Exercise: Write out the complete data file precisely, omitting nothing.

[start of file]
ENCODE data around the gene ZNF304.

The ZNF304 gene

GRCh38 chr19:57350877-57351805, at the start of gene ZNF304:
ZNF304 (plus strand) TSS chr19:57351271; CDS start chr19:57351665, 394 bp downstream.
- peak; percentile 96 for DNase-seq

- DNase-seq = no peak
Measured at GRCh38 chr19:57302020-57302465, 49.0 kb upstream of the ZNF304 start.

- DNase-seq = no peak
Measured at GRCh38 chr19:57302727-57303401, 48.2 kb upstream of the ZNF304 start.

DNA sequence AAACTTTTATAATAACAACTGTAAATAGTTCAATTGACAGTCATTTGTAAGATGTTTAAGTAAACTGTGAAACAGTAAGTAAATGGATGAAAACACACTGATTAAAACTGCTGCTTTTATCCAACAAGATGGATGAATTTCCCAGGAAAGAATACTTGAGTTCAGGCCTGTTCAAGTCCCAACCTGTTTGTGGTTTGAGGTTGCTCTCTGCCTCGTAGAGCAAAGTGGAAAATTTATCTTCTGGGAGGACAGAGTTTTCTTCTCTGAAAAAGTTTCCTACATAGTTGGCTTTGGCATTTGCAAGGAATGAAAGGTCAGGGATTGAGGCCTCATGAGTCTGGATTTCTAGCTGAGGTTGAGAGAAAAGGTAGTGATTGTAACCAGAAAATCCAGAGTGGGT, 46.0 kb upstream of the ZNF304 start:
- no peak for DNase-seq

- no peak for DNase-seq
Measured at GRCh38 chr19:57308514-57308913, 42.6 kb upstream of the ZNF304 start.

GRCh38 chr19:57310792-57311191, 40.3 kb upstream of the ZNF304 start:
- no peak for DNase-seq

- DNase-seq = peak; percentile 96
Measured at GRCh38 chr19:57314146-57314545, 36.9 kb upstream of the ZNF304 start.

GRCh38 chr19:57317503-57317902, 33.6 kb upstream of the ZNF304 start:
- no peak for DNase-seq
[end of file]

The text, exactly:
ENCODE data around the gene ZNF304.

The ZNF304 gene

GRCh38 chr19:57350877-57351805, at the start of gene ZNF304:
ZNF304 (plus strand) TSS chr19:57351271; CDS start chr19:57351665, 394 bp downstream.
- peak; percentile 96 for DNase-seq

- DNase-seq = no peak
Measured at GRCh38 chr19:57302020-57302465, 49.0 kb upstream of the ZNF304 start.

- DNase-seq = no peak
Measured at GRCh38 chr19:57302727-57303401, 48.2 kb upstream of the ZNF304 start.

DNA sequence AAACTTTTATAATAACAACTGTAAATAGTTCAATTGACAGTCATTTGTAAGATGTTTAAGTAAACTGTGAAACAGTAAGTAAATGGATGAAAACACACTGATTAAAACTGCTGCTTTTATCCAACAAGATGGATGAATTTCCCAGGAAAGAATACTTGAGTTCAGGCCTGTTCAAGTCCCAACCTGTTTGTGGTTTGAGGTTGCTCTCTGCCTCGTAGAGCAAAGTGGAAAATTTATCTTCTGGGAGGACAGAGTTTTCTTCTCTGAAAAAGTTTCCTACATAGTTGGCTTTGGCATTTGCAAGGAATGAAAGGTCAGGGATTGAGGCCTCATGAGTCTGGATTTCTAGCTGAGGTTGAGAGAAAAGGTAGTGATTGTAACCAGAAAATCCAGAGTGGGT, 46.0 kb upstream of the ZNF304 start:
- no peak for DNase-seq

- no peak for DNase-seq
Measured at GRCh38 chr19:57308514-57308913, 42.6 kb upstream of the ZNF304 start.

GRCh38 chr19:57310792-57311191, 40.3 kb upstream of the ZNF304 start:
- no peak for DNase-seq

- DNase-seq = peak; percentile 96
Measured at GRCh38 chr19:57314146-57314545, 36.9 kb upstream of the ZNF304 start.

GRCh38 chr19:57317503-57317902, 33.6 kb upstream of the ZNF304 start:
- no peak for DNase-seq